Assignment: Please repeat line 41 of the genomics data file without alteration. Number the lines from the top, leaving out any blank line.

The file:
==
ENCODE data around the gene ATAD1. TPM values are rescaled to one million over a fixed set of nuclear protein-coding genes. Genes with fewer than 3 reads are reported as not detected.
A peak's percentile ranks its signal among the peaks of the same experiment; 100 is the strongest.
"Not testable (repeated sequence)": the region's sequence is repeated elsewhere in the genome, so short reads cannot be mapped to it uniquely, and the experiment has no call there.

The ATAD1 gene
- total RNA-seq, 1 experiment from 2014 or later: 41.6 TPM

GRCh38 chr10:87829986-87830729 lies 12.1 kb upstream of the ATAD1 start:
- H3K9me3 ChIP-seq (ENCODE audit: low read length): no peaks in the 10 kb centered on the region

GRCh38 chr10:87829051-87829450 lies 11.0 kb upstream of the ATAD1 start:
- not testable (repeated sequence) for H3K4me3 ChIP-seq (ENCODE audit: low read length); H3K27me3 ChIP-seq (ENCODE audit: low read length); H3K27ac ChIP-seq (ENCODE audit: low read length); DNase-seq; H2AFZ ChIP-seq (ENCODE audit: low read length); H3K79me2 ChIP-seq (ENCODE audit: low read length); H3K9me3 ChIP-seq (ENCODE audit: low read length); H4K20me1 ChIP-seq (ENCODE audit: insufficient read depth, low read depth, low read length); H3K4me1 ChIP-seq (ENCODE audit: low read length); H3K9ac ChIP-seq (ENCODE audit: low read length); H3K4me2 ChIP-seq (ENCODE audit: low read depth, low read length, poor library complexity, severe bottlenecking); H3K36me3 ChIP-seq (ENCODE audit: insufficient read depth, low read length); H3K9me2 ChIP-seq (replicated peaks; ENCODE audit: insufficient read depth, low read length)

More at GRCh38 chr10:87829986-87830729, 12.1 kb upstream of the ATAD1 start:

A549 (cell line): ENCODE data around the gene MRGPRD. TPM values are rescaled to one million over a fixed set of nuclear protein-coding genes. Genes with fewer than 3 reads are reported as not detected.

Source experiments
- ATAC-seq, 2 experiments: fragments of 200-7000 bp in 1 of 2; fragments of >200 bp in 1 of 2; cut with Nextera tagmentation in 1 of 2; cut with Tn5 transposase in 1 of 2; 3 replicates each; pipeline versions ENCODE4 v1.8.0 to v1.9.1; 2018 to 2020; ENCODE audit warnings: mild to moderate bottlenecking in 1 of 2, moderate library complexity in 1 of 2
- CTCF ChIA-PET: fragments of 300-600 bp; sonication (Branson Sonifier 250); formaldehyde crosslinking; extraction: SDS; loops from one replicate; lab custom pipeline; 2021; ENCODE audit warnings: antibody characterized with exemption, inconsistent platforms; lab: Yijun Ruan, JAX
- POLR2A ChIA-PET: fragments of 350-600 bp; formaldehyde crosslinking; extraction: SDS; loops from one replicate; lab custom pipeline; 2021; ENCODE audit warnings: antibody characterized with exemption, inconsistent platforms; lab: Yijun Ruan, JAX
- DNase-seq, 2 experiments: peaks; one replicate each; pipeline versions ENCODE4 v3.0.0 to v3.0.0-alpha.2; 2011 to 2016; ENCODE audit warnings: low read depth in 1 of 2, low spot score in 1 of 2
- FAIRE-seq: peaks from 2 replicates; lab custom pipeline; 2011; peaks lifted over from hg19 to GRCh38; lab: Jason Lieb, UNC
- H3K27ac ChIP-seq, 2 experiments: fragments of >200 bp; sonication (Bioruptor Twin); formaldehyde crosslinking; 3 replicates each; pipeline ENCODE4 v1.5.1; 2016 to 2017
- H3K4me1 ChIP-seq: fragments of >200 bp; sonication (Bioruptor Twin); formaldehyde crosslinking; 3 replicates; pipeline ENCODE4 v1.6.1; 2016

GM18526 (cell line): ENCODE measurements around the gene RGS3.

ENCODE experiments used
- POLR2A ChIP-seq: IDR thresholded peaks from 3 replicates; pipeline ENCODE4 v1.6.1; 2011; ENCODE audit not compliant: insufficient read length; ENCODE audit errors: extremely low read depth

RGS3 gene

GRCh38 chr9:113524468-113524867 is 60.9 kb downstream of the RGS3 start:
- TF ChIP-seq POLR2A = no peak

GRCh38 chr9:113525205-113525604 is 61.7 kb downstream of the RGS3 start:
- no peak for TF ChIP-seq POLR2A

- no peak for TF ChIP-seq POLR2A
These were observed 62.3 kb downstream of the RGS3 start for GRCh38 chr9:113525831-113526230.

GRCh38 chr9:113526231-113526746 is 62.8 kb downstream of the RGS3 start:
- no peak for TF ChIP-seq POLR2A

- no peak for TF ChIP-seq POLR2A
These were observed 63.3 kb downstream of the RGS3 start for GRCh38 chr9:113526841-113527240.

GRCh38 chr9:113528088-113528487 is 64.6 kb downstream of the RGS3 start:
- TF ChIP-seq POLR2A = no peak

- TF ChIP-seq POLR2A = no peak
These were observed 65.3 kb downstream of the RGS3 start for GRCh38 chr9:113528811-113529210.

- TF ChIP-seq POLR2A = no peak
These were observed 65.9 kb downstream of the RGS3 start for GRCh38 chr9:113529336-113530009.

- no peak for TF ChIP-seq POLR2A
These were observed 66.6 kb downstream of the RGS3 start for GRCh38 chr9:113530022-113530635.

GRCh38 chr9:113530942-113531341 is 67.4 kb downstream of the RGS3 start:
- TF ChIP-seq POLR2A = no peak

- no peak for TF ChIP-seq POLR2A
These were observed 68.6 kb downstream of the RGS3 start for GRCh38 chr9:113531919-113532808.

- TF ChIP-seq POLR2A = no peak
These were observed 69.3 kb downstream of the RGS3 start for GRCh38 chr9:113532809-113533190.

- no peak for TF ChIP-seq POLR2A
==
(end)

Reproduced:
These were observed 66.6 kb downstream of the RGS3 start for GRCh38 chr9:113530022-113530635.